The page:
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Kevin Brooks, Conception Nurseries

Cutting costs and risk with tissue culture micropropagation

“To date, cultivators have largely been dependent on mother plants to produce clones from cuttings. However, this results in inconsistent harvests with diluted and uncontrollable traits,” says Kevin Brooks, CEO of Conception Nurseries, a cannabis micropropagation lab operating in California and Oregon. The company recognized early on how critical healthy, gen zero clones are to cultivators. “Our plants have consistent yields and grow times, and are pest and disease-free as they are created in lab conditions. In addition, we work to save cultivators money by decreasing their dependency on mother rooms so they can free up valuable, licensed real estate. We want to help growers focus on what they do best: growing.”

Kevin Brooks  

Solving cultivators’ problems
According to Brooks, the most important benefits of using cannabis tissue culture are risk mitigation and reduced costs. “Tissue culture generally refers to the growth of cells in vitro, meaning a culture dish. Micropropagation is a specific type of tissue culture whereby we can rapidly multiply plant material to produce a large number of identical plants. The technique is widely used in industrial agriculture for plants that don’t have a stabilized seed line. For our customers, it means large numbers of identical, disease-free, customized plants that solve cultivators’ most prevalent problems. They result in reduced operational risks and costs, while increasing revenues and delivering a dependable experience for the end-user. Tissue culture also allows for our customers to scale quickly, and we offer remediation, restoration, and storage services.”

Increasing demand
Tissue culture has been largely perfected over the last 40+ years in a variety of large-scale agronomic applications, including multiple varieties of fruits, cash crops, spices, medicinal plants, ornamentals, and trees and bushes. “We are already starting to see rapid adoption of tissue culture in cannabis worldwide and expect extreme growth over the next 3-5 years. It’s no secret that the cannabis industry is changing rapidly. I firmly believe that anything that can provide risk mitigation, especially early on in the supply chain, will experience increasing demand,” says Brooks.

Scale and automation
Brooks explains that Conception Nurseries’ focus is not only to provide a far superior plant that traditional propagation, but to do so at or below what it would cost for a cultivator to do in-house. “The only way to achieve this is through scale and automation. We conducted a global search for partners that would allow us to leverage technology that is used In traditional agriculture and is new to cannabis in the US. For example, our California facility can put our over 600,000 plants per month in a 19,000 square foot facility. For traditional greenhouses, it would take over 9 acres and 5 times the amount of labor. A cultivator that is experiencing price compression will be able to make up some margin and revenue by using our products.”

The future of cannabis cultivation
Despite its major benefits, there are also challenges when it comes to this type of propagation. “Tissue culture is a highly specialized and complex part of the supply chain. It has taken us years of R&D at a high cost to develop, identify and develop from custom SOPs, to different light spectrums at the various stages, to custom media formulation for each cultivar. We have seen a lot of the well-funded larger producers worldwide underestimate how difficult cannabis tissue culture is at scale.”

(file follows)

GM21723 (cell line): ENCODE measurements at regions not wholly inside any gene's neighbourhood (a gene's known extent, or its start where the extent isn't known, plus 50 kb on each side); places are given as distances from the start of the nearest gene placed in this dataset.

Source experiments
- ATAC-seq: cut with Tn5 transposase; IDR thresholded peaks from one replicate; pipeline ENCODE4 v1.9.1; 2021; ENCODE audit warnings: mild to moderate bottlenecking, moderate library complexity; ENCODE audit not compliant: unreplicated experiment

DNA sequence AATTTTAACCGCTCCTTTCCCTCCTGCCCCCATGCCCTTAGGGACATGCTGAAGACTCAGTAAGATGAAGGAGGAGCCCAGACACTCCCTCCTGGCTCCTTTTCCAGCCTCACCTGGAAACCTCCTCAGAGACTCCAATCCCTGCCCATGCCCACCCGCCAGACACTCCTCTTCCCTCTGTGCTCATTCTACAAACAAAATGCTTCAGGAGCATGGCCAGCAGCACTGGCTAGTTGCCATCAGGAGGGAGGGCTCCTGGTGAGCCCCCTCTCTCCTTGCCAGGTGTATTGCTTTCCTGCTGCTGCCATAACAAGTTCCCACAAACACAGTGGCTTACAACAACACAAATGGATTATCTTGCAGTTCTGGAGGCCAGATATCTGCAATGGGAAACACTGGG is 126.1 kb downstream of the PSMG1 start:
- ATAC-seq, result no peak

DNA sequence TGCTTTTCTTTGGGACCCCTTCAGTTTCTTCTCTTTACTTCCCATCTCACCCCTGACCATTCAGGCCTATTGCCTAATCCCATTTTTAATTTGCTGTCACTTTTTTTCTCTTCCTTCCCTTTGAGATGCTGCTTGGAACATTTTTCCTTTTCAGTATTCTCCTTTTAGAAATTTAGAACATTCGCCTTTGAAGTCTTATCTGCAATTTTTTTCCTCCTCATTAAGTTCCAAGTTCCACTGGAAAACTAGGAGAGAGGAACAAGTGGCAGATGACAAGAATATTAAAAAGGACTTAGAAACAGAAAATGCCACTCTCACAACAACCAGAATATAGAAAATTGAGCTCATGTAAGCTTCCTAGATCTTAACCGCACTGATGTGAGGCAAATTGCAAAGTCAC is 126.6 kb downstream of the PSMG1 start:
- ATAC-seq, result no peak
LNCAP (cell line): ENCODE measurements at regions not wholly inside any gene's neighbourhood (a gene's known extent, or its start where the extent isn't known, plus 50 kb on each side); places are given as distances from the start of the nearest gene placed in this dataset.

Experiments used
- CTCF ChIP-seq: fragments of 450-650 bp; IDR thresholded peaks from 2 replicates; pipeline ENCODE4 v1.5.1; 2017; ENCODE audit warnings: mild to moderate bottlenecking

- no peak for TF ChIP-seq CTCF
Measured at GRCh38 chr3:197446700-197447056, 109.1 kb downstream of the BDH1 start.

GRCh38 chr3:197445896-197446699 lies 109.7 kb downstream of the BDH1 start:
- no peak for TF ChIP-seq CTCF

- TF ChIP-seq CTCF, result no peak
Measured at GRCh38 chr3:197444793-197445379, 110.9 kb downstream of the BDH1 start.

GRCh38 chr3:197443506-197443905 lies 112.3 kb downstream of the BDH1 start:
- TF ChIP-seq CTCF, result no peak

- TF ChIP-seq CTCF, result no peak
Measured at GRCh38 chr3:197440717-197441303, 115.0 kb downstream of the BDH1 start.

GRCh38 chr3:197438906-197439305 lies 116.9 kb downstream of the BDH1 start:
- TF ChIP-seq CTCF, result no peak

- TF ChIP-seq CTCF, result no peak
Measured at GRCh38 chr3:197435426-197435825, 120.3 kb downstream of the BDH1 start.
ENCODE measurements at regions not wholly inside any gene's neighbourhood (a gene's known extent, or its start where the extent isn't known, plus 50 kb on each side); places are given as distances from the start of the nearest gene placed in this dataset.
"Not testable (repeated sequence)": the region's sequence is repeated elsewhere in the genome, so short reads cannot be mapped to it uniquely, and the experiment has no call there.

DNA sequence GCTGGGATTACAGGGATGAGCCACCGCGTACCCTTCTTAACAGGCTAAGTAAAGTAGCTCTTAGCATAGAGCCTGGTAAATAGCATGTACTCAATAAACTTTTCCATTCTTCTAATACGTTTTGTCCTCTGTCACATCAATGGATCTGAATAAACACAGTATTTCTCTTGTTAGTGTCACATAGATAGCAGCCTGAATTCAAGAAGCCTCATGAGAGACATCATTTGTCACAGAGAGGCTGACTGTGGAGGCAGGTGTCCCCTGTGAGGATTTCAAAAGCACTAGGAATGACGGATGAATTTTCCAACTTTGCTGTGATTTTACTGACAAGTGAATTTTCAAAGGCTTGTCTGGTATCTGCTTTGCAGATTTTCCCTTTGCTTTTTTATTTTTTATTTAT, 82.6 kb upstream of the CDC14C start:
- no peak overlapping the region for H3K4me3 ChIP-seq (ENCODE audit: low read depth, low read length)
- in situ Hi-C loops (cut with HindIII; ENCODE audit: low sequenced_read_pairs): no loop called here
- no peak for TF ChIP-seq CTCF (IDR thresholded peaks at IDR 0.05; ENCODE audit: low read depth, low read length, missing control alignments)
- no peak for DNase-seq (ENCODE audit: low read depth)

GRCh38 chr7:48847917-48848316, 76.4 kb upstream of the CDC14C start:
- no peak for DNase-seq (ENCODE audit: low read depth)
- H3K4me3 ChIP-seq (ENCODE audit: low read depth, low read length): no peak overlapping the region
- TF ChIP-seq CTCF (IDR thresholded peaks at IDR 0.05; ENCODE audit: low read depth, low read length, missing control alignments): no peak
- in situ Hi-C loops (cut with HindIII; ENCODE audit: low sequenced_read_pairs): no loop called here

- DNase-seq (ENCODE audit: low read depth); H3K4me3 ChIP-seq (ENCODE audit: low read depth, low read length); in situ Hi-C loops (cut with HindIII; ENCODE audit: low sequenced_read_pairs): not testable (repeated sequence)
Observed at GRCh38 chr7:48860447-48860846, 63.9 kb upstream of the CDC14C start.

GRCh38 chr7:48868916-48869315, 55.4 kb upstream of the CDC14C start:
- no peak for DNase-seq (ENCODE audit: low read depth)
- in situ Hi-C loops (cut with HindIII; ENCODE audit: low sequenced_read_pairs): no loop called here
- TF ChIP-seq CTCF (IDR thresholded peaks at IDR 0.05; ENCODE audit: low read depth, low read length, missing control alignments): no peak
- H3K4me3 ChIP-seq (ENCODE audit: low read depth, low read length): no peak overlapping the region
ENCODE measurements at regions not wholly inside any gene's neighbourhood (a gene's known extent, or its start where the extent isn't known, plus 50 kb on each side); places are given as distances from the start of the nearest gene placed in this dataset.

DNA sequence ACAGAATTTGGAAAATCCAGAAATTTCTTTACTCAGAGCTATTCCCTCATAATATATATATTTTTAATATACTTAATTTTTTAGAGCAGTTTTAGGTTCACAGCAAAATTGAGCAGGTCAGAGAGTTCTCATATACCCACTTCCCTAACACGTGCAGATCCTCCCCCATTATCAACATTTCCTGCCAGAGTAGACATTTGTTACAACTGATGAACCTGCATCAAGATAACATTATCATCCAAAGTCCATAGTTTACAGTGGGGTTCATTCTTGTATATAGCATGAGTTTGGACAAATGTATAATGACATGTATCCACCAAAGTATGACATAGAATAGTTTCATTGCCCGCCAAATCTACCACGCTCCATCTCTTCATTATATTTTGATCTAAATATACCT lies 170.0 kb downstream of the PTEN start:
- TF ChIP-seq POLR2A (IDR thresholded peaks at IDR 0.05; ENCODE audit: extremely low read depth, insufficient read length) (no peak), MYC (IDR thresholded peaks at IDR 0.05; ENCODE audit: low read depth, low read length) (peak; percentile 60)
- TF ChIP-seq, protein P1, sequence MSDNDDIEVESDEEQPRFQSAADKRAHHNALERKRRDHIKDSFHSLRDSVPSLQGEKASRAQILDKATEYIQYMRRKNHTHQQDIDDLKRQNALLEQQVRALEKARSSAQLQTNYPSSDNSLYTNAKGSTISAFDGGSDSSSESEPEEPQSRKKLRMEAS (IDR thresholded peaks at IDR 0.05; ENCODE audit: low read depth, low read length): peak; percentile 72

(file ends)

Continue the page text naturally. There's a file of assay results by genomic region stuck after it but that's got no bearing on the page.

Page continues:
Luckily, Conception Nurseries has been able to overcome these challenges, and is now the first to bring micropropagation at scale. “We use the Wayne Gretzky approach of ‘skating where the puck will be,’ not where it currently is. Early investments in cannabis were about betting on the industry more than on individual companies. Conception Nurseries brings innovation to the cannabis industry that elevates the industry as a whole and allows our customers to withstand and ultimately thrive in an otherwise young, volatile industry. Ask any sophisticated cultivator and they will tell you that tissue culture is the future, as it cuts costs and risk, and delivers a superior experience for cultivators and consumers alike.”

And in order to provide cultivators with this beneficial solution, the company is hoping to expand soon. “We are aggressively looking at expanding our footprint across the country. Growers lose an average of 32% of their potential harvest to pests, disease, and underperforming mother rooms. Therefore, there is no shortage in the demand for clean, healthy plants.”

Social impact
That is not all that Conception Nurseries is working on, as they recently tested a charity program. “State by state legalization efforts are happening quickly. But in California, for example, it came at the expense of existing compassion programs. As more states come online, we are seeing the disparity in regards to people languishing in prison while others receive licenses, or veterans being denied cannabis as medicine from the Veterans Administration. We recently tested a program with our customers, which allowed them to choose one of three causes: the Veterans Cannabis Project, The Weldon Project, and Sweetleaf Collective. We asked our customers to choose one of these groups, based on what was most important to them and we are making a donation on their behalf. If funds can be put towards social good programs throughout the supply chain, the impact would be exponential – the resulting end-product would literally be rooted in good intention,” Brooks adds.

For more information:
Conception Nurseries